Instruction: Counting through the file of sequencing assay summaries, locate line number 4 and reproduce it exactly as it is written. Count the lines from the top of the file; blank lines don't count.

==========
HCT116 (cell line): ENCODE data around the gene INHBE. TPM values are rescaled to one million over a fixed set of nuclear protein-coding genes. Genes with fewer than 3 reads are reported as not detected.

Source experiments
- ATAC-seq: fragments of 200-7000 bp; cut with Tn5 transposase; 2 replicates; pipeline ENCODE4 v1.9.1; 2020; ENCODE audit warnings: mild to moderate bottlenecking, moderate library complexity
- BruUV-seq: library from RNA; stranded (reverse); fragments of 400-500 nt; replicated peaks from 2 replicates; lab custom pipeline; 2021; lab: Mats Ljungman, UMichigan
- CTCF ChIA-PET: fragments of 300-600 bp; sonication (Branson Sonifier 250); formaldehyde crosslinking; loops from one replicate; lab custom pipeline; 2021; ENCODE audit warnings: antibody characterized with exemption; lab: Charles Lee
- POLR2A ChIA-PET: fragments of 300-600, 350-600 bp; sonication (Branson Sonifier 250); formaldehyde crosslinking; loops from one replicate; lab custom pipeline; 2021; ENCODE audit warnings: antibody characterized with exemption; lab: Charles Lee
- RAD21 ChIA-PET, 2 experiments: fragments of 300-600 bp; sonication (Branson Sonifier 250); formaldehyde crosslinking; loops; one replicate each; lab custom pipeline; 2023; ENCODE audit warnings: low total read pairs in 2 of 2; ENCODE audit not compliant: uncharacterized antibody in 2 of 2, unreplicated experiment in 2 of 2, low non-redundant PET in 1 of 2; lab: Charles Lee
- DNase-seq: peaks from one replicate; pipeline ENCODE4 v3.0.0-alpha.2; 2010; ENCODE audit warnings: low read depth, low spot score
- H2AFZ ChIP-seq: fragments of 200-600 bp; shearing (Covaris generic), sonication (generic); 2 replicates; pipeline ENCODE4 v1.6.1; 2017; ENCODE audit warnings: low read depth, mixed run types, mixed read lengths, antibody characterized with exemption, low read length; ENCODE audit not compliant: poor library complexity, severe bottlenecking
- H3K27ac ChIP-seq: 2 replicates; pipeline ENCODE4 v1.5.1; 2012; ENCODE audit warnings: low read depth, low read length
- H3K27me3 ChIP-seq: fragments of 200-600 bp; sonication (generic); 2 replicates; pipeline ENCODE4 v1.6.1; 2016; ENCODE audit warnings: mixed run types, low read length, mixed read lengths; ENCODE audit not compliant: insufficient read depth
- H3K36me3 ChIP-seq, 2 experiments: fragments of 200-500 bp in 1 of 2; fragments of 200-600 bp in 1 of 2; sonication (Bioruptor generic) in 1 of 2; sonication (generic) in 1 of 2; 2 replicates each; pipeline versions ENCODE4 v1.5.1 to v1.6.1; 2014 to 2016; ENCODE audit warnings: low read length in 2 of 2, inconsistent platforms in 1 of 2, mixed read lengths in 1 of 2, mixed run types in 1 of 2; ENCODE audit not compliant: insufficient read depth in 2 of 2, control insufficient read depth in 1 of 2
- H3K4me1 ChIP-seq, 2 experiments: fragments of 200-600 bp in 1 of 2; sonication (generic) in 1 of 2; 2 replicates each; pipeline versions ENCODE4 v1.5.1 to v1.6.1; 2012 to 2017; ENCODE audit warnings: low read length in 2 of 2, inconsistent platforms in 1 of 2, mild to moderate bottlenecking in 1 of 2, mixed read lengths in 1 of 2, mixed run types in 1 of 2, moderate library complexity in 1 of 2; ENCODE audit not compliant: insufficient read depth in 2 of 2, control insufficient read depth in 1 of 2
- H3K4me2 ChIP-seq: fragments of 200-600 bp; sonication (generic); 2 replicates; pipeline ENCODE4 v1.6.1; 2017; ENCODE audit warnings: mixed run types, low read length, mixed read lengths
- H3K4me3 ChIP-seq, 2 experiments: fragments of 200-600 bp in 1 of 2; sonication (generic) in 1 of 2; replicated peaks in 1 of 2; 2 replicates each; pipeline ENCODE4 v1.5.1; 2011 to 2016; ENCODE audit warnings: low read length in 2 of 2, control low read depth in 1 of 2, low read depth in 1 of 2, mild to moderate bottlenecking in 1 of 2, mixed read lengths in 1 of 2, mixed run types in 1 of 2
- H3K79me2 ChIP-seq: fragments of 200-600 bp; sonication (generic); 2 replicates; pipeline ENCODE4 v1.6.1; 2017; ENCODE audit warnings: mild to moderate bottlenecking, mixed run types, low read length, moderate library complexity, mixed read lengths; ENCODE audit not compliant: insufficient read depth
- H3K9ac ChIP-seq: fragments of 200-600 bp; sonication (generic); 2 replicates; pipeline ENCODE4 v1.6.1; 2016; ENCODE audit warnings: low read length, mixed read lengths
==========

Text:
- BruUV-seq: library from RNA; stranded (reverse); fragments of 400-500 nt; replicated peaks from 2 replicates; lab custom pipeline; 2021; lab: Mats Ljungman, UMichigan